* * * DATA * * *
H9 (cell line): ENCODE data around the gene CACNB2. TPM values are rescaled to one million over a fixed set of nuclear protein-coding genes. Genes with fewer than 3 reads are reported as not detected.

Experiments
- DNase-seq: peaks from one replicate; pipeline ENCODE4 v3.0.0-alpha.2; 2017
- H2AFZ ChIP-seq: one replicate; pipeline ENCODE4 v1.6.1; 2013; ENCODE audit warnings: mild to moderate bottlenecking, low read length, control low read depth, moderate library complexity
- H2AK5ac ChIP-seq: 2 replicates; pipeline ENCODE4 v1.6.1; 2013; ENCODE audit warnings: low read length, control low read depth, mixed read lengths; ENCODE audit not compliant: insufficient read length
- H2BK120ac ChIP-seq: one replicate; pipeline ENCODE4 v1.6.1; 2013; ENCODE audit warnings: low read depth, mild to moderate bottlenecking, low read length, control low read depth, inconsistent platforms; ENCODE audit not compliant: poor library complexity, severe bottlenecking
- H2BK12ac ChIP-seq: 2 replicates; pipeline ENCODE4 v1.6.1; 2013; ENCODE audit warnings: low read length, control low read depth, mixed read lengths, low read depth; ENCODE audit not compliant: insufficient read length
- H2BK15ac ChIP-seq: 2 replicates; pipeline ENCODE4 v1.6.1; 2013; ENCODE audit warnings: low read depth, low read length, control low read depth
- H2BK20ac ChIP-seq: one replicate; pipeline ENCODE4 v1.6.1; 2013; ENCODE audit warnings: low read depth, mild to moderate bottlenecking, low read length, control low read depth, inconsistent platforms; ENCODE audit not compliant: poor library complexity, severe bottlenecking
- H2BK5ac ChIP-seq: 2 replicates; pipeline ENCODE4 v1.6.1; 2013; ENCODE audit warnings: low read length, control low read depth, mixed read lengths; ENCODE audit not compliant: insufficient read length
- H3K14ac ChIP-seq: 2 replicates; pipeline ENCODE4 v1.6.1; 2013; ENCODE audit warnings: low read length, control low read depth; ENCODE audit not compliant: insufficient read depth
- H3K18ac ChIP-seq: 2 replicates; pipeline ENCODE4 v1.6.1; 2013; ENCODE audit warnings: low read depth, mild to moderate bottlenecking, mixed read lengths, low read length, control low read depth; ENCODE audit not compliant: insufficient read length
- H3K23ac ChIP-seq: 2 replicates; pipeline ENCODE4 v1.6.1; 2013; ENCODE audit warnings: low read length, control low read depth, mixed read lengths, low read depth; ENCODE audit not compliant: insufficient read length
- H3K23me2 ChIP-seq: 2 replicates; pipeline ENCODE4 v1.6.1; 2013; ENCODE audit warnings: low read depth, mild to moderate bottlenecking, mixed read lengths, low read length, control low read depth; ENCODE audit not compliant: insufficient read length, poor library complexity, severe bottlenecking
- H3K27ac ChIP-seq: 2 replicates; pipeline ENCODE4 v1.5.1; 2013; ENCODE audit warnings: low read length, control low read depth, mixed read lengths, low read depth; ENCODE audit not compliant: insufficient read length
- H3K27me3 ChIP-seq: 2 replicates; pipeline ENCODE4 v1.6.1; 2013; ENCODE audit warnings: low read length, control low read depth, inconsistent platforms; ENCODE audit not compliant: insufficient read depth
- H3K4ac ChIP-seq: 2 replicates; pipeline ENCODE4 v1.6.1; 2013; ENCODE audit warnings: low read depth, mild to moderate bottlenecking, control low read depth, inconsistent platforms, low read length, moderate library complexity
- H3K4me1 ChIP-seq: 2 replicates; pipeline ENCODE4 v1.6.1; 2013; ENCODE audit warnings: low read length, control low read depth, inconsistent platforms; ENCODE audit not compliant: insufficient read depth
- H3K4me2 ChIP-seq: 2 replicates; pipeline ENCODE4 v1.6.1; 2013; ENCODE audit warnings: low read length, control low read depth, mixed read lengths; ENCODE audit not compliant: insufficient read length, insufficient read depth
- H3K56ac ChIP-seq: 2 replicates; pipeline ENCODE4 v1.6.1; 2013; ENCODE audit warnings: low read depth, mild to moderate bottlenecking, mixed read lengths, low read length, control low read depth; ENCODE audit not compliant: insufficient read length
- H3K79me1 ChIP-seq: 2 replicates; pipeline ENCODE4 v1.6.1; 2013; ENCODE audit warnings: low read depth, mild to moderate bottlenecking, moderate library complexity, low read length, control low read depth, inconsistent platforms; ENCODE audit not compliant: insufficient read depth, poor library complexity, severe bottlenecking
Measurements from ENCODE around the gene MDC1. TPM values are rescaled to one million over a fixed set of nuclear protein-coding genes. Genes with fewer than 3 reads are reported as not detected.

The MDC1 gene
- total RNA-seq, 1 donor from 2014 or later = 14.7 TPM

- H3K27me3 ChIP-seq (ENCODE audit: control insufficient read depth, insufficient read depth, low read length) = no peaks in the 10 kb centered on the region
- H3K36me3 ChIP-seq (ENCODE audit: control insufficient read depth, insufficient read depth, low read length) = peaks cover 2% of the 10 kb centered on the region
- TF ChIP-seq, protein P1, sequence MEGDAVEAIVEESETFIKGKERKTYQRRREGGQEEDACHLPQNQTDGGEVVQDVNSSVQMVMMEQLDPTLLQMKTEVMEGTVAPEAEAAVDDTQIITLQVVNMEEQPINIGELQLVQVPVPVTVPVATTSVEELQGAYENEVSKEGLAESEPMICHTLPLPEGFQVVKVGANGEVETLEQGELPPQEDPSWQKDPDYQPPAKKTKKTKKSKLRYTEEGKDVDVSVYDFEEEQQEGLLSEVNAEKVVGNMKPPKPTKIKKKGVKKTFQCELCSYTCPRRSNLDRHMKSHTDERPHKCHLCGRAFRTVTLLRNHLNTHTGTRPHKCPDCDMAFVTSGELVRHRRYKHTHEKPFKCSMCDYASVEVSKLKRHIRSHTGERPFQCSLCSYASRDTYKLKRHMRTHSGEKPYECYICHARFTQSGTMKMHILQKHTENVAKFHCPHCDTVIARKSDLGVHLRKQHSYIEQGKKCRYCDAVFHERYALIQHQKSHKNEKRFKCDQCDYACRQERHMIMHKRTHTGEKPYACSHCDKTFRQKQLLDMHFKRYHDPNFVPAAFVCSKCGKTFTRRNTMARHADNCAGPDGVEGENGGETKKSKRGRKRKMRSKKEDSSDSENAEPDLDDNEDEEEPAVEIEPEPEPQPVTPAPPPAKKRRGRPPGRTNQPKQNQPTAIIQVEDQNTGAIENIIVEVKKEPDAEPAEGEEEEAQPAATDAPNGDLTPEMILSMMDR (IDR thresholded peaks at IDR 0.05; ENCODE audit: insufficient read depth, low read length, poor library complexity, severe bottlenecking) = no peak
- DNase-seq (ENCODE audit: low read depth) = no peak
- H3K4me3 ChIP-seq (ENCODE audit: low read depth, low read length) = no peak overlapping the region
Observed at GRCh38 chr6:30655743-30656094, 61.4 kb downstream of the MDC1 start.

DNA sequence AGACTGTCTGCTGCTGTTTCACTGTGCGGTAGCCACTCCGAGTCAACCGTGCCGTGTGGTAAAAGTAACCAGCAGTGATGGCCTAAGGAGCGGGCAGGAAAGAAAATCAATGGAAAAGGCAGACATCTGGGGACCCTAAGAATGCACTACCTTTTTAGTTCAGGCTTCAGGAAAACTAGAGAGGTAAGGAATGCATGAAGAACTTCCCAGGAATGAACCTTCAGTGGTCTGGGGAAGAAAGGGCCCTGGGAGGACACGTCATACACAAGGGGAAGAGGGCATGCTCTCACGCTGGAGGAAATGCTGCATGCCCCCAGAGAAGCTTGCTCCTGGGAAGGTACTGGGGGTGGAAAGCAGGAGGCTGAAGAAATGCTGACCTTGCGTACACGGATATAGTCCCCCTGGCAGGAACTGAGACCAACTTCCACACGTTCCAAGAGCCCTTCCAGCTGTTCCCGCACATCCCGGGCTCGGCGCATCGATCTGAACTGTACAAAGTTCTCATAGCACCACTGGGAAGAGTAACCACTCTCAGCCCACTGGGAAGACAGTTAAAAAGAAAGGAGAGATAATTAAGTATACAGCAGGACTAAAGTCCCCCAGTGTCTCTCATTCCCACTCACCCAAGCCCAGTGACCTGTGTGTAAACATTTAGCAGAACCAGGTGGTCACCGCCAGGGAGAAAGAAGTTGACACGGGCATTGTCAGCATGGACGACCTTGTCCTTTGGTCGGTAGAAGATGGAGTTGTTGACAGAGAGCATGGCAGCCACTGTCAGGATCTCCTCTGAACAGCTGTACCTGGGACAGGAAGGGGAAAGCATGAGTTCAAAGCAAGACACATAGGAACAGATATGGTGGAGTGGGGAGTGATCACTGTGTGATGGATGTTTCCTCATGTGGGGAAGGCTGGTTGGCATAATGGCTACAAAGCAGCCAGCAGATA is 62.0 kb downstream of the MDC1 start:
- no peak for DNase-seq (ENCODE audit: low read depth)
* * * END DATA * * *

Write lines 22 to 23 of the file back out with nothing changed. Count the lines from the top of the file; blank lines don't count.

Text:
Measurements from ENCODE around the gene MDC1. TPM values are rescaled to one million over a fixed set of nuclear protein-coding genes. Genes with fewer than 3 reads are reported as not detected.

The MDC1 gene